Meanwhile, Aravis is spotted by her friend Lasaraleen, who helps Aravis escape through the Tisroc's garden, although she cannot understand Aravis' motives. On the way, they overhear the Tisroc discussing the Narnians' escape with Rabadash and Ahoshta. The Tisroc gives Rabadash permission to raid Archenland and Narnia to kidnap Queen Susan while High King Peter is away battling giants in the north, but notes that he cannot openly support such a raid and will renounce Rabadash if he fails. The four fugitives reunite at a necropolis where Shasta has had supernatural dreams. Pooling their information, they set out across the desert along the hidden route to warn Archenland; they are again chased by a lion, which injures Aravis.

A hermit tends to Aravis' wounds, while Shasta carries on on foot. He finds Lune, King of Archenland, and warns him of the raiders. He is separated from Lune in thick fog, and encounters an unseen presence, who claims to have been not only the lion who injured Aravis, but also the lion who caused the four to join forces, and even the one who guided Shasta's boat to Arsheesh. The presence disappears, and Shasta finds himself in Narnia. He again meets Corin, who is travelling southwards with the Narnian party (who escaped from Calormen successfully) to assist Archenland. The Narnians, led by King Edmund and Queen Lucy, arrive at the Archenland capital, they defeat the Calormenes, who were unable to take the castle because of Shasta's warning. Rabadash is captured and most of his men are killed. Shasta's unseen presence is revealed to be Aslan, who turns Rabadash into a donkey after he refuses to accept defeat. His human form is restored when he returns to Tashbaan, but thereafter he is forbidden to travel more than ten miles from the city, on pain of permanent transformation. His reign as Tisroc is therefore very peaceful.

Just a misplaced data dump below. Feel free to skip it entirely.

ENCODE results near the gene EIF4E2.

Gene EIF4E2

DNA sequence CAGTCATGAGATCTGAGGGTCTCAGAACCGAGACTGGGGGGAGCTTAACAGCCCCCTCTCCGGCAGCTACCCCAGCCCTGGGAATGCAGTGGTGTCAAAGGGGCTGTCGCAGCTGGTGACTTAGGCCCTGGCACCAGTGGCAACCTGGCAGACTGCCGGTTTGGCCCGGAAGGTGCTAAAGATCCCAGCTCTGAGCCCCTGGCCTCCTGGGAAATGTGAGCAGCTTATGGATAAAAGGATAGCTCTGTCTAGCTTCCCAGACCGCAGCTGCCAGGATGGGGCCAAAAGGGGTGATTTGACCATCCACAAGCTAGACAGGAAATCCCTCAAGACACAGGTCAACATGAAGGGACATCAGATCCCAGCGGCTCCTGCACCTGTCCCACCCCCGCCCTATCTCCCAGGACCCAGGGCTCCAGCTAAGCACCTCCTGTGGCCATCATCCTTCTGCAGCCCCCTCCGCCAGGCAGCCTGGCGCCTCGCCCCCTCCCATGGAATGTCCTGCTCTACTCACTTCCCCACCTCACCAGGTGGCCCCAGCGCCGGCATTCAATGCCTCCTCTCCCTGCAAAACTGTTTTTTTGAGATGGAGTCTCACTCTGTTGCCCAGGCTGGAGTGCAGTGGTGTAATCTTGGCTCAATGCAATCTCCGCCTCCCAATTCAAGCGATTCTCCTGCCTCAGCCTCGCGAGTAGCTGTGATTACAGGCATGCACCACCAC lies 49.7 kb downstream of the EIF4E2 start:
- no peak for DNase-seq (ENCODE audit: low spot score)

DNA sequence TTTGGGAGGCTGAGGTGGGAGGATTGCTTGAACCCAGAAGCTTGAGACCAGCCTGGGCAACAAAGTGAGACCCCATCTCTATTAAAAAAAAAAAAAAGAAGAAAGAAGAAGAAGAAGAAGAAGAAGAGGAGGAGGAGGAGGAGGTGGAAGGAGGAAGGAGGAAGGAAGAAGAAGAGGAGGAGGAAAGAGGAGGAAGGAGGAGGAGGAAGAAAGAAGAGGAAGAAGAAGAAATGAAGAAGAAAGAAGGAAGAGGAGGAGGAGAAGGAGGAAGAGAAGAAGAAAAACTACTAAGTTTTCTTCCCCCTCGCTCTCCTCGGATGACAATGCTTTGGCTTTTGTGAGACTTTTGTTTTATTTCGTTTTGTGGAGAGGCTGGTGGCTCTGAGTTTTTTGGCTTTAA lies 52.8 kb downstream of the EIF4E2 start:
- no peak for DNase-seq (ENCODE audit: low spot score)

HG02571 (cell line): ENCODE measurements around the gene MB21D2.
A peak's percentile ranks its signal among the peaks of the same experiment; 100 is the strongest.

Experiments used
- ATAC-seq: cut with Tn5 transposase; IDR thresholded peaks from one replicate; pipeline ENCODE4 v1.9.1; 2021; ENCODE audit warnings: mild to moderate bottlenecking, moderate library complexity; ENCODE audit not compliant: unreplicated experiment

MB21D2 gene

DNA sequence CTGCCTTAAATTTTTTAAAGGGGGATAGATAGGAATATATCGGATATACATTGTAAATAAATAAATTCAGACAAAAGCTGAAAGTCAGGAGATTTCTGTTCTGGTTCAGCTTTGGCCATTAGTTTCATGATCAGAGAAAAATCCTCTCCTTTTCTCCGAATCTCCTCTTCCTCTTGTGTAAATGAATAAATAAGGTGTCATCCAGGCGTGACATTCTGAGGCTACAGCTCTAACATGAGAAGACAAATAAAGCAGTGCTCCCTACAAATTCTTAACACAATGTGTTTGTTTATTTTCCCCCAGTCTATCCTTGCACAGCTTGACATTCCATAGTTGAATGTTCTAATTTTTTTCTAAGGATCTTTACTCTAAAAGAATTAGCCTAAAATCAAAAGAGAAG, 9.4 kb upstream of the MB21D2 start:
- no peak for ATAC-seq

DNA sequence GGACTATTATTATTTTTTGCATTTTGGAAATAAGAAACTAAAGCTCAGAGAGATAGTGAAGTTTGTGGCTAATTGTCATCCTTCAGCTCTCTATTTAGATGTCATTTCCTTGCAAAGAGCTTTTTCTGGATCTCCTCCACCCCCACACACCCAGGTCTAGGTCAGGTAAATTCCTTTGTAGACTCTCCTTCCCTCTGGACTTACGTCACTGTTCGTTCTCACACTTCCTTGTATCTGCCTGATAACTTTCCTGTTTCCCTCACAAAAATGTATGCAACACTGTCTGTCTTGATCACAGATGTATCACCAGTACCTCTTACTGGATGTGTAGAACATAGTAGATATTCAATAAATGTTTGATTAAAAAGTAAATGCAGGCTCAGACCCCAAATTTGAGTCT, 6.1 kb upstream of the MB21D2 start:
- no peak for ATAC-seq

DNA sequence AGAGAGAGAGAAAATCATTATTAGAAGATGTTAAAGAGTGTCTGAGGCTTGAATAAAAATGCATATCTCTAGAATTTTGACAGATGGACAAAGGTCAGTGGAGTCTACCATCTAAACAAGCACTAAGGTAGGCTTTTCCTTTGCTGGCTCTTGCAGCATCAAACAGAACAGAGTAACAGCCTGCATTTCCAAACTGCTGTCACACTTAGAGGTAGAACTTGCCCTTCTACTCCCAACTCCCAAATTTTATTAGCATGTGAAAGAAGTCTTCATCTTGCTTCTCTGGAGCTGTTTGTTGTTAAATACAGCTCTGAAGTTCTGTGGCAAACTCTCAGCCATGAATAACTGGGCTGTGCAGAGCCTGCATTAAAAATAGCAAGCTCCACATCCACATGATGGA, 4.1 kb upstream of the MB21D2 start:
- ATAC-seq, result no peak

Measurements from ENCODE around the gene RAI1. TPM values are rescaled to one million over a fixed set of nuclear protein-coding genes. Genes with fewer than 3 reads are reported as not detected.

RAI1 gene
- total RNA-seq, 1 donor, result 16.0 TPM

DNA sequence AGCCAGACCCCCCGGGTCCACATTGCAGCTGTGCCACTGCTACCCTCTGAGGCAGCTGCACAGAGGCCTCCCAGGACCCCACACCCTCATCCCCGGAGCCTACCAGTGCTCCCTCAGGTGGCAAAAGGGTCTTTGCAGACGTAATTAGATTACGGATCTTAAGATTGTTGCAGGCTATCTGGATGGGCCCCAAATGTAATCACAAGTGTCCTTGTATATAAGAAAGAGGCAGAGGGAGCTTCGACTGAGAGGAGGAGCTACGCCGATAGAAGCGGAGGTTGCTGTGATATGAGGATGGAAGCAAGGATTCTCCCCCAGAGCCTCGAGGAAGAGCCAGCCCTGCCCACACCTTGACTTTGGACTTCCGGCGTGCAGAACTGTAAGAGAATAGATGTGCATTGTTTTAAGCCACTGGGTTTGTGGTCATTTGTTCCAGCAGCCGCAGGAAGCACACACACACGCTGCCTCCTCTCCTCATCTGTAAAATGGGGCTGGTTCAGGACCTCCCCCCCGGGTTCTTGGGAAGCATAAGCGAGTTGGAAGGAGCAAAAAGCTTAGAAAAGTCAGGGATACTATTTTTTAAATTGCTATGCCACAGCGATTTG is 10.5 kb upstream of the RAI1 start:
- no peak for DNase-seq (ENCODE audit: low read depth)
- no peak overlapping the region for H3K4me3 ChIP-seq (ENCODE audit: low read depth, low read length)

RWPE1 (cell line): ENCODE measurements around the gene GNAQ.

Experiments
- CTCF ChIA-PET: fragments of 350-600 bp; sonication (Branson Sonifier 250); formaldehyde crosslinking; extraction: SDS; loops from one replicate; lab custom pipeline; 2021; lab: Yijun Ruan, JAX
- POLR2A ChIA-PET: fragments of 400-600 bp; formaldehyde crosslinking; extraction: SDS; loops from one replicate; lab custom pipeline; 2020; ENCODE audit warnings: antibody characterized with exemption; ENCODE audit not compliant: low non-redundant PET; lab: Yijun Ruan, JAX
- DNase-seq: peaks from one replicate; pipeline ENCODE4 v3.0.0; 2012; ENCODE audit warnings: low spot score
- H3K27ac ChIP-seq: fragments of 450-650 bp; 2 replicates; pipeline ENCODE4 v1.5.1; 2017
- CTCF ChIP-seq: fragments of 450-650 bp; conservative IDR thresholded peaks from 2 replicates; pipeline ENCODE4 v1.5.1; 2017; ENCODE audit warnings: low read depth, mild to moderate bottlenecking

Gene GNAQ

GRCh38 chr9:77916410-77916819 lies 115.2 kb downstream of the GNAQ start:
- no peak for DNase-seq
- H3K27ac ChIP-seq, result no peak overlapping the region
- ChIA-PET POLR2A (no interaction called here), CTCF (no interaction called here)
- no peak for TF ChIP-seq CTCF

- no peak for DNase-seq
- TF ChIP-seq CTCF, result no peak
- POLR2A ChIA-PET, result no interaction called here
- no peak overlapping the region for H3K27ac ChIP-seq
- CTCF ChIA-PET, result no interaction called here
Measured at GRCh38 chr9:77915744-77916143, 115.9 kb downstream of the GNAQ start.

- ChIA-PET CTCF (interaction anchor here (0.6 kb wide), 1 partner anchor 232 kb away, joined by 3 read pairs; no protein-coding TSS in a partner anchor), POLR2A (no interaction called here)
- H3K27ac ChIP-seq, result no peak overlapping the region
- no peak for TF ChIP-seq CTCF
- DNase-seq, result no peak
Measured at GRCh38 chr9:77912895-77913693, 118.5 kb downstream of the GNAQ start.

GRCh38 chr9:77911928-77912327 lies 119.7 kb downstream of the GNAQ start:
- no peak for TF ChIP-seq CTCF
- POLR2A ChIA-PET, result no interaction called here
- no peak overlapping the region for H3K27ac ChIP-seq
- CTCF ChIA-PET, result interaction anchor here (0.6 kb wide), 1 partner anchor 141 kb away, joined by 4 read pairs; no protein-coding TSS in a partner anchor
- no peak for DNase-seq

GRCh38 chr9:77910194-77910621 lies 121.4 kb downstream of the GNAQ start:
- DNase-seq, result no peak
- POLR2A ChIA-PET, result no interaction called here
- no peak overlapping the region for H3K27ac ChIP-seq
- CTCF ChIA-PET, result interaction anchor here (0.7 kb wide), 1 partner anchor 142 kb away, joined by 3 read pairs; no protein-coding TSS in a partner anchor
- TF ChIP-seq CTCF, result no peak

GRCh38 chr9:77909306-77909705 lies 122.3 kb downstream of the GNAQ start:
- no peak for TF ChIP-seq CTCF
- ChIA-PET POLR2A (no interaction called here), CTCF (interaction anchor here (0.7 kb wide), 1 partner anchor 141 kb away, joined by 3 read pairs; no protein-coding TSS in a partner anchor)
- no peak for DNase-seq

Lune realises that Shasta is his son Cor, the long-lost identical twin of Prince Corin and the heir to the Archenland throne. Cor had been kidnapped as a baby in an attempt to thwart a prophecy which foretold that he would save Archenland; Shasta's return fulfilled the prophecy. Corin is delighted that Shasta is heir, as he didn't want to be king. Aravis and Shasta eventually marry and rule Archenland after Lune's death. Their son, Ram, becomes the most famous king of Archenland. Bree and Hwin would find love separately and all four would reunite regularly.

Themes and motifs[edit]

Divine providence[edit]

After meeting King Lune of Archenland and warning him of the impending Calormene invasion, Shasta becomes lost in a fog and separated from the Archenlanders. While walking in the fog, he senses a mysterious presence nearby. Engaging in conversation with the unknown being, Shasta tells of his misfortunes, including twice being chased by lions. His companion, who turns out to be Aslan, responds as follows:

"I was the lion who forced you to join with Aravis. I was the cat who comforted you among the houses of the dead. I was the lion who drove the jackals from you while you slept. I was the lion who gave the horses the new strength of fear for the last mile so that you should reach King Lune in time. And I was the lion you do not remember who pushed the boat in which you lay, a child near death, so that it came to shore where a man sat, wakeful at midnight, to receive you."[4][5]